After the COVID-19 pandemic brought a majority of U.S. households into financial difficulty, it is no surprise that more people need additional support — especially due to the lack of food security. In fact, USDA’s 2021 report states that 34 million people, of which nine million are children, are food insecure.
Fortunately, Congress and the USDA increased food support for American families through the Supplemental Nutrition Assistance Program, commonly known as SNAP or the Food Stamp program. When the COVID-19 pandemic hit, SNAP eligibility and benefits were modified to extend its reach to more people.
Learn more about one of the best government food assistance programs and how it can benefit you.
What Is SNAP
Supplemental Nutrition Assistance Program (SNAP) is a federal program that seeks to help working families, low-income elderly, disabled people, and other low-paid individuals get the nutritional support they need.
SNAP is the most responsive federal program, especially during major economic downturns. This government assistance program pays the full cost of the benefits people receive, but they share the administrative costs with the states that host the program.
The operation extends across all 50 states, including the District of Columbia, Guam, and the Virgin Islands. However, SNAP does not support American Samoa, Puerto Rico, and the Commonwealth of the Northern Mariana Islands.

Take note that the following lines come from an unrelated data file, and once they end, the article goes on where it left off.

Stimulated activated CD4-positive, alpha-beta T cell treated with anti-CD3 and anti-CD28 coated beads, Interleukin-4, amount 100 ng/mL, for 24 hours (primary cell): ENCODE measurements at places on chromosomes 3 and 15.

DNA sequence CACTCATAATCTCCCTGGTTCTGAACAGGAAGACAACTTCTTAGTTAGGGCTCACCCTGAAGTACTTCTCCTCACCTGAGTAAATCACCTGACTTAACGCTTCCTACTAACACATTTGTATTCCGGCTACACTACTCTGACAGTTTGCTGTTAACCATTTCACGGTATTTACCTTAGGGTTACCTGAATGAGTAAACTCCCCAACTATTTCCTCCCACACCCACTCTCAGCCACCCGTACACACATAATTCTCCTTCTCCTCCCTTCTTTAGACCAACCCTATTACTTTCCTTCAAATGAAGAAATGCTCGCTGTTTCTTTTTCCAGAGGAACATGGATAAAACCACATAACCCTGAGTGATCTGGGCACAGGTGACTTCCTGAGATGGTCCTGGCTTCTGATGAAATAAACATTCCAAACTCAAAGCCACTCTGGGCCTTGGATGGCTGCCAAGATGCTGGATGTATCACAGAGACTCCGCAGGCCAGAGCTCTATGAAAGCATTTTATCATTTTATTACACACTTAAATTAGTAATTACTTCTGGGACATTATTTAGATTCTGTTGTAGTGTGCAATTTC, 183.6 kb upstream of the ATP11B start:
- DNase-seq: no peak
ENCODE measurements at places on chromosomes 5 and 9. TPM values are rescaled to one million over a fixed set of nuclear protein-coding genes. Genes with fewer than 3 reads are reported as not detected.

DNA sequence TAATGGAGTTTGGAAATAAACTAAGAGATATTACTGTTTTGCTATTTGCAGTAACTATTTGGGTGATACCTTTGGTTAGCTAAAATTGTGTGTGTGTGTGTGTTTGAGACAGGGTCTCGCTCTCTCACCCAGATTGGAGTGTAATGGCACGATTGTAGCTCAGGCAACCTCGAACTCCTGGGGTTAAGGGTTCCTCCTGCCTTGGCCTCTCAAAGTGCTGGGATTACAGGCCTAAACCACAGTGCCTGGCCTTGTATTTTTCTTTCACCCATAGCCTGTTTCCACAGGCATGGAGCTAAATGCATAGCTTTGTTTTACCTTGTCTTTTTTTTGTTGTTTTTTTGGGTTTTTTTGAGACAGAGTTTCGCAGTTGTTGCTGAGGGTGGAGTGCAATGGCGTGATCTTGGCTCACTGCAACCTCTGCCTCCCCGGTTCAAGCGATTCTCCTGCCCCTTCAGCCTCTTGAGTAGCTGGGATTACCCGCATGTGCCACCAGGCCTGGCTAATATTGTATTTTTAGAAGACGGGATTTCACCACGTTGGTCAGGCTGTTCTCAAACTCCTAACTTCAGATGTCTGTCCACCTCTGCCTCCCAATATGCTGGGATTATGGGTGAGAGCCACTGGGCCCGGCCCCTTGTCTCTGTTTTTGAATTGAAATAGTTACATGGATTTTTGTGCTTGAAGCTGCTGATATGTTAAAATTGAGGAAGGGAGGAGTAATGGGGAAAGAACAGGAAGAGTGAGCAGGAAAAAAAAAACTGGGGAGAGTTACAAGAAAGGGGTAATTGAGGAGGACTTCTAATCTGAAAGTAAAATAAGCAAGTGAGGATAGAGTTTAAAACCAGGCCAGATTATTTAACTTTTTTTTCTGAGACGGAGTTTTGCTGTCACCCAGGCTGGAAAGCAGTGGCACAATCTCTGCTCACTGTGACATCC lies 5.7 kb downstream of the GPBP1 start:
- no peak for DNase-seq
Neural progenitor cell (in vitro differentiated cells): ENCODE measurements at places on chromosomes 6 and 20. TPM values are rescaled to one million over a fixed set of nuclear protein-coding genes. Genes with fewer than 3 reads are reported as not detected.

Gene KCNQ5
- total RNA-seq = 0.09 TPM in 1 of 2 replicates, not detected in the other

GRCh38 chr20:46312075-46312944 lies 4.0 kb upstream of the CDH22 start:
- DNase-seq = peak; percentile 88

Who Is Eligible For SNAP
To qualify for SNAP benefits, your household must meet the following criteria:
1. Gross Monthly Income
Before any deductions, your household income must be equal to or below 130% of the poverty line. For instance, a three-member family must have a 2023 fiscal year income of $2,495 a month or below. This amount goes lower for smaller families and higher for larger families.
2. Net Income
The income your household has after deductions must be equal to or below the poverty line. For instance, the amount for 2023 is $1,920 a month for a three-person household.
In this context, income is defined as earnings from all sources — earned income before taxes, cash assistance, child support, unemployment insurance, and Social Security.
SNAP also sets limits on the assets you own. Households without a senior adult or disabled members must have $2,750 or less, while those with members under these conditions must have assets amounting to $4,250 or less.
In this context, assets is the term covering all resources available at the household that you can use to purchase food. It does not extend to unavailable items like property and a person’s retirement savings.
Who Is Not Eligible
Regardless of their income or assets, these people cannot qualify for SNAP:
- Individuals on strike
- Some immigrants
- People without documented immigration status
- Students in college
Additionally, unemployed adults from 18 to 49 years old without any form of disability have an imposed three-month limit per three years on receiving SNAP benefits.
How To Apply For SNAP